What Are Your Politics?
April 30, 2009

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Reductionism is everywhere. It is one of the fundamental principles underlying modern science, so most people with scientific inclinations and/or training are pretty strong reductionists. (This includes me, although I try to resist it.) Applied to nature, reductionism has been incredibly fruitful (see: all of science), with limited exceptions such as emergent phenomena and complex adaptive systems. Reductionism is much less successful when applied to human endeavors, from economics to political science to history, sociology, anthropology, or art. This is obviously because consciousness is emergent and human societies are complex adaptive systems. Too bad for science!

However, reductionists are relentless. Or pathological. Looking at some of the myriad dimensions political scientists have invented to encapsulate the range of political thought, I’m leaning towards the latter characterization. Having said that, I’m now going to embrace my pathology and discuss some reductionist approaches to political science. The project here is to provide a simple and quantitative way to express the entire possible range of political perspectives people can have. Most thoughtful people can quickly answer whether they’re ‘conservative’ or ‘liberal’, for example; this is a one-dimensional way to characterize opinion, and has been quantified in excruciating detail by the DW-NOMINATE system (-1 = very liberal, +1 = very conservative).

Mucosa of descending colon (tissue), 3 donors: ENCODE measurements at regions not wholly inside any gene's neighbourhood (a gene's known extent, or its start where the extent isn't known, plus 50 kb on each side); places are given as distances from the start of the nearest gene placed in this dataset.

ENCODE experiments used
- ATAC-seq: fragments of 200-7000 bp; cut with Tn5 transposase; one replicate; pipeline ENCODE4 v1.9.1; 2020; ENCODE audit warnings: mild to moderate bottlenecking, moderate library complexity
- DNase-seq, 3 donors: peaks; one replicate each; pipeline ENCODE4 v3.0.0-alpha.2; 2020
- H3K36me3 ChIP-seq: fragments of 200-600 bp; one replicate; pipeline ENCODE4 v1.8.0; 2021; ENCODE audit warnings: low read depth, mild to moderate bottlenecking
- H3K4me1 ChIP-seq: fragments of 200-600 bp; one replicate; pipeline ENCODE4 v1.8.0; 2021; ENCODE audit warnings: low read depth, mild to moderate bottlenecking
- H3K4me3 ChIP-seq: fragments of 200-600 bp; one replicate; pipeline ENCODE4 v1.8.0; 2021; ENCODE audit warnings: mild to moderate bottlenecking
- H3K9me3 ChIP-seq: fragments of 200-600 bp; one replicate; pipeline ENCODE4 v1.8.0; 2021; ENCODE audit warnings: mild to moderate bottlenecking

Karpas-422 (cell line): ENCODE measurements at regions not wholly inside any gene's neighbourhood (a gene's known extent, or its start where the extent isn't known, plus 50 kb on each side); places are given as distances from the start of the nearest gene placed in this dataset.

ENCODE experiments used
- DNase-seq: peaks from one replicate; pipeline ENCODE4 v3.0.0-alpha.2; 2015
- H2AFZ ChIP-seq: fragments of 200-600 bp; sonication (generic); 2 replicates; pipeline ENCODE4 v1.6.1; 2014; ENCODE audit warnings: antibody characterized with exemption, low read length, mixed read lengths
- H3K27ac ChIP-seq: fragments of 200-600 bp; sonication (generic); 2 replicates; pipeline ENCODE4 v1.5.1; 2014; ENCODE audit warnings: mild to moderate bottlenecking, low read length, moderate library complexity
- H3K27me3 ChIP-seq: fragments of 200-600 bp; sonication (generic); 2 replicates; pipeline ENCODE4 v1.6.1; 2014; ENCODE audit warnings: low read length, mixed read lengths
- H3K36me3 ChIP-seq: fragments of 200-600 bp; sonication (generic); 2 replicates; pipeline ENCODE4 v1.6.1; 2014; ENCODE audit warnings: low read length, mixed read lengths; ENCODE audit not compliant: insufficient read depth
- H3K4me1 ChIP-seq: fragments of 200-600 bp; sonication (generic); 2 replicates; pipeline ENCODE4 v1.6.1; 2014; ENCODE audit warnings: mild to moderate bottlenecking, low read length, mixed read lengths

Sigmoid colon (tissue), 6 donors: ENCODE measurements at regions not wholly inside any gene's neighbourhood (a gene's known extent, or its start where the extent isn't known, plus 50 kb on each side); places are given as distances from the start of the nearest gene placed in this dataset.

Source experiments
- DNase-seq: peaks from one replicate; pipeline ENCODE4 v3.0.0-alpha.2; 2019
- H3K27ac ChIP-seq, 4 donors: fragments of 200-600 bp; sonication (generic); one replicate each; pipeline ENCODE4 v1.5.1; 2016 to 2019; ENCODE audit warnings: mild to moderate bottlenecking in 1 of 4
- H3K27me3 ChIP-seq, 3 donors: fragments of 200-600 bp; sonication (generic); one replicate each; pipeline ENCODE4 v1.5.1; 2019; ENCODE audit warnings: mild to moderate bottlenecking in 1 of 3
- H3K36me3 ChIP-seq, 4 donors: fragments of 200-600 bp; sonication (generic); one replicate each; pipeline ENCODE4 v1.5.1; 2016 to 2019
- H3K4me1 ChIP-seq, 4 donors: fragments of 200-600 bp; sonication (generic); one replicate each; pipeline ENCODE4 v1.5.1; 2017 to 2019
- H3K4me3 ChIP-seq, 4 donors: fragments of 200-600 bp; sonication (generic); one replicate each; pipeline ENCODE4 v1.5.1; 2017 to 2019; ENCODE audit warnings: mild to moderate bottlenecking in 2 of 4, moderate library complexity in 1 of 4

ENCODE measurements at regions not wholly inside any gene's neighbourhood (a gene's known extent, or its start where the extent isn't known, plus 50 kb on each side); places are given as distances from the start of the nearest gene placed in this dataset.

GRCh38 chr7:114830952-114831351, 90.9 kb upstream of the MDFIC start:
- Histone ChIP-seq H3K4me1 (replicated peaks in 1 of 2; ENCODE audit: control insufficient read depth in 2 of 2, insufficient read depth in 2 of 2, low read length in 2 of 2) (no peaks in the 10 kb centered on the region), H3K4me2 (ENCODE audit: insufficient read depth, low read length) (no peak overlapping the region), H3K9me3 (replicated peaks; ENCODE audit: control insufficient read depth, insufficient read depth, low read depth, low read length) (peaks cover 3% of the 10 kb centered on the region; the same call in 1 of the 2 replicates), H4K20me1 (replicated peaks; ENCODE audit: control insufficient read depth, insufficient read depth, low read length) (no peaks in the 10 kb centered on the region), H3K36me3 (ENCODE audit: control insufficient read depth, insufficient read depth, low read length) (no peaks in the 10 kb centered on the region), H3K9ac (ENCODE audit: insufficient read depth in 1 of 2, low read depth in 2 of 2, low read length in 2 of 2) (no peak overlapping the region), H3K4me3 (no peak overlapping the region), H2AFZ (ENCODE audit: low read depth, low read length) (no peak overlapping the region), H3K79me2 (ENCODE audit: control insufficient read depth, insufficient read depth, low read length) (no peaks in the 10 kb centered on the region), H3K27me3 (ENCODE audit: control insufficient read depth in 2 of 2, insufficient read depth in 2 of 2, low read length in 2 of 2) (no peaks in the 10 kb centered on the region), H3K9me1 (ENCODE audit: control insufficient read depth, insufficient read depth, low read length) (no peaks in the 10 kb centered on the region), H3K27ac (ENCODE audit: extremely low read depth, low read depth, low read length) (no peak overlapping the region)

Hopefully, you will agree with me that this system has some gigantic shortcomings in terms of expressing political opinions: what would you call Joseph Stalin, for example, or Ron Paul? For this reason, people use a two-dimensional diagram called the Nolan chart. If you haven’t seen the chart before, I highly recommend taking the five-minute online test or the one-minute online test and finding your place in its space. The rest of this post contains some of my opinions on the chart, including lots of spoilers, so go take the test before continuing on here!

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